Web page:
The answers above give some great examples for how and what to test regarding web apps.
I'm going to respond real quick to a few other points in your question:
When I interview for positions on our QA team, I have two primary concerns: the way the interviewee thinks and their knowledge of the underlying technology domain.
I've interviewed students and professionals whose idea of testing an application is to "turn it on and see if it smokes." They often had a great understanding of the product technology (e.g. the innermost workings of HTTP), but they couldn't connect this knowledge to a practical and systematic application (e.g. how to test a database app which communicates with a server via HTTP).
I've also been deluged with test cases by interviewees who simply didn't understand the underlying technology being exercised (e.g. networking tools, simple Java apps, database clients). Their lack of understanding greatly impaired their ability to arrive at insightful and useful test cases, even though they were able to provide a large number of tests.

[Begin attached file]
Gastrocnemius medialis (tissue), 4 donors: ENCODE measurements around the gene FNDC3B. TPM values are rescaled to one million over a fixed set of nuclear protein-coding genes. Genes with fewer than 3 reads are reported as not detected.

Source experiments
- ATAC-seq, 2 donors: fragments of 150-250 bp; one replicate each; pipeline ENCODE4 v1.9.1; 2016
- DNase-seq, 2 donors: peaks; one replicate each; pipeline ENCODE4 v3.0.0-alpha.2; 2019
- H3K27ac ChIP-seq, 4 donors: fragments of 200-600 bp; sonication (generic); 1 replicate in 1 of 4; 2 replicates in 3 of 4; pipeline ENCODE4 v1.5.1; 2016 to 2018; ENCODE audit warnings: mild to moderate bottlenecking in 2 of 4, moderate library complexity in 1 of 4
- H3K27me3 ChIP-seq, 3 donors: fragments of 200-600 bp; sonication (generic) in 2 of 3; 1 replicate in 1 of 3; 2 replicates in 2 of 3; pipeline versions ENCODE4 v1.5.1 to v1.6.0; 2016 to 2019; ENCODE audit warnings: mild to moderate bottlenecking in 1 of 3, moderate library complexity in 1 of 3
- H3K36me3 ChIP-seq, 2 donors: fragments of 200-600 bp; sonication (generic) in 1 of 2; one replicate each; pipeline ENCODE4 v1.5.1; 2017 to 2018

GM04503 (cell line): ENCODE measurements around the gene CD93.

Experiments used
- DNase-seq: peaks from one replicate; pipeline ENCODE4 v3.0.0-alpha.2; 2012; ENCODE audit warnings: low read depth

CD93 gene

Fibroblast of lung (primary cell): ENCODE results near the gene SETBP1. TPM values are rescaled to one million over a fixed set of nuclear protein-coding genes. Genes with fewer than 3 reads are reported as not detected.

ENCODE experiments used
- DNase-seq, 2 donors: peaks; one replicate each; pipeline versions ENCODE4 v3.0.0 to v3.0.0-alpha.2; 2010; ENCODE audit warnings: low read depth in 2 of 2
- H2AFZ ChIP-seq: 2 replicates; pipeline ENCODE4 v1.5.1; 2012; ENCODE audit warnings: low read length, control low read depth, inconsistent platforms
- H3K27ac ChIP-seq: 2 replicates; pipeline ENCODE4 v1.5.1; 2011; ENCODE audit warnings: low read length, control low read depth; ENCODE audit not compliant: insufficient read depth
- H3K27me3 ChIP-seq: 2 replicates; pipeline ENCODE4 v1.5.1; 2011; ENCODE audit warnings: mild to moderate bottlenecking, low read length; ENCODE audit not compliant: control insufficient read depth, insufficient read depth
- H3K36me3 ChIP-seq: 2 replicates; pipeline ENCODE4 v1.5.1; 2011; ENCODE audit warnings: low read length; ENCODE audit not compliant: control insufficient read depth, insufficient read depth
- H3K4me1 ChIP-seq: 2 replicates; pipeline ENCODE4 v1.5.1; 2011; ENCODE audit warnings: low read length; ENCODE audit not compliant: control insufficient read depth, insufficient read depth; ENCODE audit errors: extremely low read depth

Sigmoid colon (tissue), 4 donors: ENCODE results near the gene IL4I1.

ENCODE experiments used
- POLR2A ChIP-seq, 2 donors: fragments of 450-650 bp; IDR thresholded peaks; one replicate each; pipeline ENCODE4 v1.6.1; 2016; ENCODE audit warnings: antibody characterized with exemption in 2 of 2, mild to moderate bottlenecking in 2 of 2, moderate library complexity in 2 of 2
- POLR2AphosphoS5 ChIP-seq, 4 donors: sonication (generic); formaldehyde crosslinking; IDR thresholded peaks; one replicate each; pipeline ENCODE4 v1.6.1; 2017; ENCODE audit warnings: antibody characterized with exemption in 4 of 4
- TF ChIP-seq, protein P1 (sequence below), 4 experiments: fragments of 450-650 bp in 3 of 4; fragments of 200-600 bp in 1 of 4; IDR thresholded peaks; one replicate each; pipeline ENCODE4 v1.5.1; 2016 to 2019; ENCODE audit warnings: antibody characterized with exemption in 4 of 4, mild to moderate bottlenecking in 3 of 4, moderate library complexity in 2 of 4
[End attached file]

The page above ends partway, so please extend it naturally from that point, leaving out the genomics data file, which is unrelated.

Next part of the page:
In either case, I would highly recommend (for any type of interview) you first research the field in which you would be working prior to the interview. Don't just attempt to integrate jargon and buzz words (you'll look foolish if you get them wrong), but investigate the position with an intent at learning what it entails. The more you know prior to the interview, the better you'll understand the context in which the questions are coming from.
Also, never hesitate to ask for clarity on an interview question. I get annoyed when someone doesn't understand what I'm asking and tries to fake it. If someone asks me to reword or clarify something I've said, I usually take this as a good sign of someone who desires to communicate accurately.